What does nutritional yeast taste like?

Nutritional yeast is known for its unique and distinctive taste. Its flavor profile adds depth and richness to a variety of recipes and dishes. It has a savory, cheesy, and nutty taste that is often described as umami. You could compare its flavor to that of parmesan cheese or a lightly toasted nut. The umami quality of nutritional yeast lends a savory and satisfying note to meals, making it a popular choice for those seeking to enhance the taste of their recipes. 

Whether sprinkled on popcorn, mixed into sauces, or added to soups, nutritional yeast brings a deliciously robust and flavorful element to the table. Its versatility allows it to mimic the umami characteristics typically associated with dairy-based products, making it a go-to ingredient for vegan and dairy-free alternatives. So, if you're looking to add a touch of savory and cheesy goodness to your dishes, nutritional yeast is your culinary ally.

How is nutritional yeast made?

The production of nutritional yeast involves a carefully controlled process to harness its nutritional benefits. It begins by cultivating the yeast species Saccharomyces cerevisiae in a controlled environment. The yeast is then fed a nutrient-rich medium, often consisting of sugar cane or beet molasses combined with water. As the yeast consumes these nutrients, it undergoes fermentation, multiplying and producing various compounds.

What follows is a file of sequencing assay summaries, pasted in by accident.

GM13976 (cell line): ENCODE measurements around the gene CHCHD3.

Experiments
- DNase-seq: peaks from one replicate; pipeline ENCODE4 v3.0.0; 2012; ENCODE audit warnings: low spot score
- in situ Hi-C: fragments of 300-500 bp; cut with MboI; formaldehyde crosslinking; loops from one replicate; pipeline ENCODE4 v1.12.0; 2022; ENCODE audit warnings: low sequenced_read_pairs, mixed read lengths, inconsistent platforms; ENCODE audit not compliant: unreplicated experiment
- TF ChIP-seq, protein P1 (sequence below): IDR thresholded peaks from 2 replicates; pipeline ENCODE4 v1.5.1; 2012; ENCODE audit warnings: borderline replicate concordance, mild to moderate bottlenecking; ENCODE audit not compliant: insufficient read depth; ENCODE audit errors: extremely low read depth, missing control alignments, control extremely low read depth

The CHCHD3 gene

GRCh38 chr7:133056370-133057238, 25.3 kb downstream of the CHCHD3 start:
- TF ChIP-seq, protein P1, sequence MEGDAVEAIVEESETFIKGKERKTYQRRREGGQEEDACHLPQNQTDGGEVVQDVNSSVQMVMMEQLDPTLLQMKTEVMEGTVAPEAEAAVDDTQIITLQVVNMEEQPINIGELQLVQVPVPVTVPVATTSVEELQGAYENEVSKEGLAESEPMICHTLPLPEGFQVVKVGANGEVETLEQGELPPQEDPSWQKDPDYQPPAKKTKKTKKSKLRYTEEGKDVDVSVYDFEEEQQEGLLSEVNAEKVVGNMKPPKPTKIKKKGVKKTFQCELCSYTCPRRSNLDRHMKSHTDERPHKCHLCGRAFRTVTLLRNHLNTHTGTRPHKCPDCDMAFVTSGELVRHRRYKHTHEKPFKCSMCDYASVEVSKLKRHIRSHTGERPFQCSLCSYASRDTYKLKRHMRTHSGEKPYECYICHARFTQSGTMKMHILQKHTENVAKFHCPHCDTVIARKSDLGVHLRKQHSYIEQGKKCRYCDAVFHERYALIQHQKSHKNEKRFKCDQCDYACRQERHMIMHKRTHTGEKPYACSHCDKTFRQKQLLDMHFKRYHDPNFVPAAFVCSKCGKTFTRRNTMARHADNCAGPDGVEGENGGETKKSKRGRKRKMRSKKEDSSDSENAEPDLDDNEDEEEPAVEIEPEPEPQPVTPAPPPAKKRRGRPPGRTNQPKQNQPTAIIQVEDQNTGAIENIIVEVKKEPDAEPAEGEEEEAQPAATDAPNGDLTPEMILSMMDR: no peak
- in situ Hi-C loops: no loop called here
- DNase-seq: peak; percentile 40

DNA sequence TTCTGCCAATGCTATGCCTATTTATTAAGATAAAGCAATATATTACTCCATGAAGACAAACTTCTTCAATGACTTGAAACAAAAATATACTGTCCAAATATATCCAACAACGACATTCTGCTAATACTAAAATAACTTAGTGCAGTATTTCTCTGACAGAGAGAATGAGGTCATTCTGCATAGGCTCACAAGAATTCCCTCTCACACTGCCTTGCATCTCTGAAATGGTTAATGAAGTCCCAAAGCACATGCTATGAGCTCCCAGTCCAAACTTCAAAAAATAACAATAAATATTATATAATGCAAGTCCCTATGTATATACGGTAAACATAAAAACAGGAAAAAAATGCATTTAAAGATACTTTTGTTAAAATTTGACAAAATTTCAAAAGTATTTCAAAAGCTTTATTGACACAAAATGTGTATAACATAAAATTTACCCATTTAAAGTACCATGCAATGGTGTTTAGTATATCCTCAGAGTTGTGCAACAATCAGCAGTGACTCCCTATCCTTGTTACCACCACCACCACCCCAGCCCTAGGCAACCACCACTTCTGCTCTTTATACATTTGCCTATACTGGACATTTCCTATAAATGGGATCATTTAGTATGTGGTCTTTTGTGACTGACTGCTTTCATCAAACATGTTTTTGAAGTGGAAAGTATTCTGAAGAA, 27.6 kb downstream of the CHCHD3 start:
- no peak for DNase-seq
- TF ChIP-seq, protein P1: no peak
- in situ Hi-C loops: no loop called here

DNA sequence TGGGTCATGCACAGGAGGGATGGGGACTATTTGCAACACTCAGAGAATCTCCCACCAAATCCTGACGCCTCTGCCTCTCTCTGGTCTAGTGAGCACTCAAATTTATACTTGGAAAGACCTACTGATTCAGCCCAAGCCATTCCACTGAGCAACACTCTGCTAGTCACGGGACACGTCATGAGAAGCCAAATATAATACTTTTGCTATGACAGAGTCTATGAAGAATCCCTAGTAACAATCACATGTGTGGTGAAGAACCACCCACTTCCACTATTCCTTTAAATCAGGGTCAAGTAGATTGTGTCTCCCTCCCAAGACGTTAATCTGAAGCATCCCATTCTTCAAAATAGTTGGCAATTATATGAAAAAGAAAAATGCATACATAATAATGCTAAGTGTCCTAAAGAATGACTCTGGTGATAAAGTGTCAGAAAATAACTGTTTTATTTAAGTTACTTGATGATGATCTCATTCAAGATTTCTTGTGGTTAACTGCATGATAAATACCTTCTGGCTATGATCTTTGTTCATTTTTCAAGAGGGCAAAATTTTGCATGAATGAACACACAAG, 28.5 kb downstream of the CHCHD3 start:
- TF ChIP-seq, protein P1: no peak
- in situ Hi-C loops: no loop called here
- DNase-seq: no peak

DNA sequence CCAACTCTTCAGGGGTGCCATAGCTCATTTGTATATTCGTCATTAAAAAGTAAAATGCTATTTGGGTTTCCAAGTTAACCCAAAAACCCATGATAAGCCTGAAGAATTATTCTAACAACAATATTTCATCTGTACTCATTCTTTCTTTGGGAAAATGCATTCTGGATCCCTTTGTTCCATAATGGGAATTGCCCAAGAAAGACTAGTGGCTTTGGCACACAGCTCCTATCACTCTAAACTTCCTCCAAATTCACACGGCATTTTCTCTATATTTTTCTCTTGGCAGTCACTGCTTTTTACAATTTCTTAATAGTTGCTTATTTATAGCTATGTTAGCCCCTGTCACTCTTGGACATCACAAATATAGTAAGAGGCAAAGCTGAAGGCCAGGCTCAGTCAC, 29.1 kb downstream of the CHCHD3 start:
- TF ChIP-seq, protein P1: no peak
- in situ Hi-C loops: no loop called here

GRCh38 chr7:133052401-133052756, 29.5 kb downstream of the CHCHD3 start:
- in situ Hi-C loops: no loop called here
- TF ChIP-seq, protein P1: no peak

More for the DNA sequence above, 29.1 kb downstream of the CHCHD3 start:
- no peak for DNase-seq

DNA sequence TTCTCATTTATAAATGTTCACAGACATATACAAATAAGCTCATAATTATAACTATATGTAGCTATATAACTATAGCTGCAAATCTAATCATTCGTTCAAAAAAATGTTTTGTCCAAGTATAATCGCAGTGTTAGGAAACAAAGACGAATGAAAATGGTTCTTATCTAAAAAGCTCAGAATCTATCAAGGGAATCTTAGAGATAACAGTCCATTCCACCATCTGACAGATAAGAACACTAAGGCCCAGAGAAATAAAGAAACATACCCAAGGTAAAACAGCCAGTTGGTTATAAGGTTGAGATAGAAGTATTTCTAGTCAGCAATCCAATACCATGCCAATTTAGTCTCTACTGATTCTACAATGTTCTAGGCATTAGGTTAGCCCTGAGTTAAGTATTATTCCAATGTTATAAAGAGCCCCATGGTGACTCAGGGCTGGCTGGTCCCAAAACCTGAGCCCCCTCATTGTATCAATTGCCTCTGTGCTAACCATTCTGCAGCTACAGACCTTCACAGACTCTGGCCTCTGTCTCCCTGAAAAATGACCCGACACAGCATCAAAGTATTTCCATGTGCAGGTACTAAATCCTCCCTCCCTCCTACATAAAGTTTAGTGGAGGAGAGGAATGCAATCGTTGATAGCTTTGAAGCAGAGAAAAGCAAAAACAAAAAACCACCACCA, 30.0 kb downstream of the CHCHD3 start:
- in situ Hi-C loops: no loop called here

Once the yeast has reached its peak, it is harvested and washed to remove any impurities. Next, it undergoes a drying process, typically through gentle heat or air-drying methods. This deactivates the yeast, preserving its nutritional content while rendering it safe for consumption. Finally, the dried yeast is typically milled into flakes or ground into a fine powder, resulting in the recognizable form of nutritional yeast that we find in stores. This meticulous process ensures that nutritional yeast retains its nutritional value and unique flavor, ready to enhance foods and supplement diets.

Nutritional information of nutritional yeast

Nutritional yeast is a nutritional powerhouse. It offers an array of health benefits that make it a valuable addition to a balanced diet. It is low in calories, fat, and sodium while being rich in protein, fiber, and essential vitamins and minerals. Just two tablespoons of nutritional yeast provide around 50 calories, 8 grams of protein, and a significant amount of B vitamins. Nutritional yeast contains complete protein because it houses all nine essential amino acids necessary for optimal bodily function and muscle growth. 

Additionally, it is rich in B vitamins, including vitamin B12 which it is so well known for. Nutritional yeast is also packed with fiber, promoting digestive health and aiding in weight management. Moreover, it contains essential minerals — like zinc, selenium, and iron — supporting immune function, antioxidant activity, and oxygen transport in the body. With it being low in sodium and fat content as well as gluten-free (per WebMD), nutritional yeast makes for a healthy addition to a variety of dishes, elevating both their taste and nutritional value.